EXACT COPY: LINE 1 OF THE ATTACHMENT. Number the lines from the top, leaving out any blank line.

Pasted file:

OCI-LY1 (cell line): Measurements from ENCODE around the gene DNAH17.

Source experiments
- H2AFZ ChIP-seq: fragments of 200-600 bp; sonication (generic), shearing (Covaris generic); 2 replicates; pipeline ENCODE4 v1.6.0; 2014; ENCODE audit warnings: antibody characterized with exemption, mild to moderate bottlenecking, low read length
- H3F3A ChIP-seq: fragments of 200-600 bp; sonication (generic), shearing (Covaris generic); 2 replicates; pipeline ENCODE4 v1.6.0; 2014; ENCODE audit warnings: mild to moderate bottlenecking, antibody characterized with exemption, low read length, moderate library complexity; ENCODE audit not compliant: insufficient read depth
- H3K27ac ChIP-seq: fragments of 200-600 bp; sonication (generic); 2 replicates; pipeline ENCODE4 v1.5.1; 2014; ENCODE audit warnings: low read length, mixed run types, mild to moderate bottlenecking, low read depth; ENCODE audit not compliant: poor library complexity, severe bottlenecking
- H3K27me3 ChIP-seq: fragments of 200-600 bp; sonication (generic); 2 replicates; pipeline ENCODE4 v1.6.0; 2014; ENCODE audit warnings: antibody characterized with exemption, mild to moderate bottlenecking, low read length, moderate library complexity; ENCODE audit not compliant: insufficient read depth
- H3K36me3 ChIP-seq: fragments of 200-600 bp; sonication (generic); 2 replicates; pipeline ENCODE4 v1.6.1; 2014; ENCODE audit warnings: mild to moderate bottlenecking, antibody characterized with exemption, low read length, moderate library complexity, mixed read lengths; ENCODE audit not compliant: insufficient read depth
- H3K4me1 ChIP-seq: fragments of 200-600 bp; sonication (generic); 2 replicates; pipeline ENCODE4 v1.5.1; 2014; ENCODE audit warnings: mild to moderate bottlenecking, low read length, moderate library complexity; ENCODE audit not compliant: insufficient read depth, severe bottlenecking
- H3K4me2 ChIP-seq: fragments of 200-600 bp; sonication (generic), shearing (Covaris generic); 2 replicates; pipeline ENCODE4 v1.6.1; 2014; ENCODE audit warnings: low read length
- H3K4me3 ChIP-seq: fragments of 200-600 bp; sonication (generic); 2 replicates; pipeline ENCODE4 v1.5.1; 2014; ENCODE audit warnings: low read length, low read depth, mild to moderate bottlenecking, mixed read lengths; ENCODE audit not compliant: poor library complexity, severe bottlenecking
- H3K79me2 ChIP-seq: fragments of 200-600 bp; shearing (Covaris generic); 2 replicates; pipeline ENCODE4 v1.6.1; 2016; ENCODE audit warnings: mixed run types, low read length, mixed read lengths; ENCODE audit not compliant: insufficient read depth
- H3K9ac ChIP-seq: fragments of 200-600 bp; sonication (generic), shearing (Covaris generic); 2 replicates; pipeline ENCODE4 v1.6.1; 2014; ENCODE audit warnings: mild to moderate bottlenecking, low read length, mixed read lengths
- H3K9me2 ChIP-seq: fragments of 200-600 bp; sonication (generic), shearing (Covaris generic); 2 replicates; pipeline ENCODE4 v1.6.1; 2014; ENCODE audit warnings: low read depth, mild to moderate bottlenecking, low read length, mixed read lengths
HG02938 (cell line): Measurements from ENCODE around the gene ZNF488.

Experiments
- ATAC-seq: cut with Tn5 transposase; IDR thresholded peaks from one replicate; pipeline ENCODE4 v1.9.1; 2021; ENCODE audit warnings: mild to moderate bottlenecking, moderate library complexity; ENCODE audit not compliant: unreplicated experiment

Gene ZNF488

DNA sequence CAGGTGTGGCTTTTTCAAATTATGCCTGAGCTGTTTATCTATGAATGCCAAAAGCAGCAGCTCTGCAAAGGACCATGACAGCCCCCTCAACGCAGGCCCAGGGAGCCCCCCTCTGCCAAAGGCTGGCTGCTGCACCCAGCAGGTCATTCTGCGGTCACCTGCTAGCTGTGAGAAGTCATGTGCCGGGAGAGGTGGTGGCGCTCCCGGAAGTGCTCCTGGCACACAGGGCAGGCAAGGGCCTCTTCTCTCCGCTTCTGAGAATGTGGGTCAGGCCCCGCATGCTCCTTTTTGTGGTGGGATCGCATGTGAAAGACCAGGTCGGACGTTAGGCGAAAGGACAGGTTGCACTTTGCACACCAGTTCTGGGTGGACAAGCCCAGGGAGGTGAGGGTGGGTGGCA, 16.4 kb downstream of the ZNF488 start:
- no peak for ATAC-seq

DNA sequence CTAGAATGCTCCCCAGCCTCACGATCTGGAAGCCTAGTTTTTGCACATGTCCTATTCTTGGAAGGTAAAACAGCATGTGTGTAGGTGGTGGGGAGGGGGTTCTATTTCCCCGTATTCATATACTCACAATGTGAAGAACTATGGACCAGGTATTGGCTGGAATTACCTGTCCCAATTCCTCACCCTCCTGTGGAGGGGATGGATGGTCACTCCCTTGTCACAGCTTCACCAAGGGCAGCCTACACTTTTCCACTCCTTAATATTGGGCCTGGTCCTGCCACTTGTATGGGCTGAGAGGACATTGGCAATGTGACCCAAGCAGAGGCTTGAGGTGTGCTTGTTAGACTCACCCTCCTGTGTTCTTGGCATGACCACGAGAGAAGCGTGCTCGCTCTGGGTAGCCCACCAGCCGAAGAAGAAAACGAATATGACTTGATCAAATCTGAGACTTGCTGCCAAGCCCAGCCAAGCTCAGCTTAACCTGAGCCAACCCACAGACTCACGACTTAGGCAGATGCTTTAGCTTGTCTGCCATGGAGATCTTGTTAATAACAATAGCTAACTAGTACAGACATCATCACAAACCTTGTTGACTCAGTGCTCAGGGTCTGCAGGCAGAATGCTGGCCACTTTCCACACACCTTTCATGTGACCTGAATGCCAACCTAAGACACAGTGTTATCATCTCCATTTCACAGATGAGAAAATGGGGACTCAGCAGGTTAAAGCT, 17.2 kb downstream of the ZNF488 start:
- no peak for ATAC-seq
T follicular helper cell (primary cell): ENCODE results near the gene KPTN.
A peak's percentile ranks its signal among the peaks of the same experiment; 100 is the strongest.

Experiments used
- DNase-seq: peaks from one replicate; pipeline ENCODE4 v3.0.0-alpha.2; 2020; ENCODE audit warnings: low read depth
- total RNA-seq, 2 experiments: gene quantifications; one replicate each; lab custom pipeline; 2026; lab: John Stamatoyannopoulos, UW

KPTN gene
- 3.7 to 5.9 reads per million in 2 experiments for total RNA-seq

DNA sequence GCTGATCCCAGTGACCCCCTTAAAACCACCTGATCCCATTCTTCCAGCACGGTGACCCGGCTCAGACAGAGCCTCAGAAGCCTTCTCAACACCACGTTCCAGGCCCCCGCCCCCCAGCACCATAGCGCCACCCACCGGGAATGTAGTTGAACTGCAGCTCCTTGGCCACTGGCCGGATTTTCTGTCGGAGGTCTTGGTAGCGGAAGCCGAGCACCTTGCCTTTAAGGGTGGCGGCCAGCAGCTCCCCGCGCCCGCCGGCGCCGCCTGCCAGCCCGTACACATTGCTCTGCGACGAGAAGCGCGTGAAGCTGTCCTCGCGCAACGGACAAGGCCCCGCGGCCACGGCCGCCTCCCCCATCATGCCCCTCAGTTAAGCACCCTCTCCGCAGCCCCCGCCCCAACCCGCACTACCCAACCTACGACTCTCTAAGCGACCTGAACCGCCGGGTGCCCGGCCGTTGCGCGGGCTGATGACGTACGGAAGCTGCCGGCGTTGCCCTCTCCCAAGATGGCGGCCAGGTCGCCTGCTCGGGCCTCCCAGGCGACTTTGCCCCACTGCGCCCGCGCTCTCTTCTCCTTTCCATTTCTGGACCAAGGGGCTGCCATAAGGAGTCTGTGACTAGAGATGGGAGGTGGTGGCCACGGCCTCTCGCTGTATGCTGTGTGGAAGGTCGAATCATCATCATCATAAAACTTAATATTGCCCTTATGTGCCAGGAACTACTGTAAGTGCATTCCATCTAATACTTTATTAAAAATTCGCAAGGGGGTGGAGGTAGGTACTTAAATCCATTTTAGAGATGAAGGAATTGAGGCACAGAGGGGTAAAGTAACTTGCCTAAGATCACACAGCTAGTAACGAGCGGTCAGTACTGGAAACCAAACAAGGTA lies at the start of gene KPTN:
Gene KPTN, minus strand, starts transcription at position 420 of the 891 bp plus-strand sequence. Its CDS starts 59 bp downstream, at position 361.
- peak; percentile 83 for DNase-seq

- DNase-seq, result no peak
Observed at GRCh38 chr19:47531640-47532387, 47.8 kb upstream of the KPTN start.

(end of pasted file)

OCI-LY1 (cell line): Measurements from ENCODE around the gene DNAH17.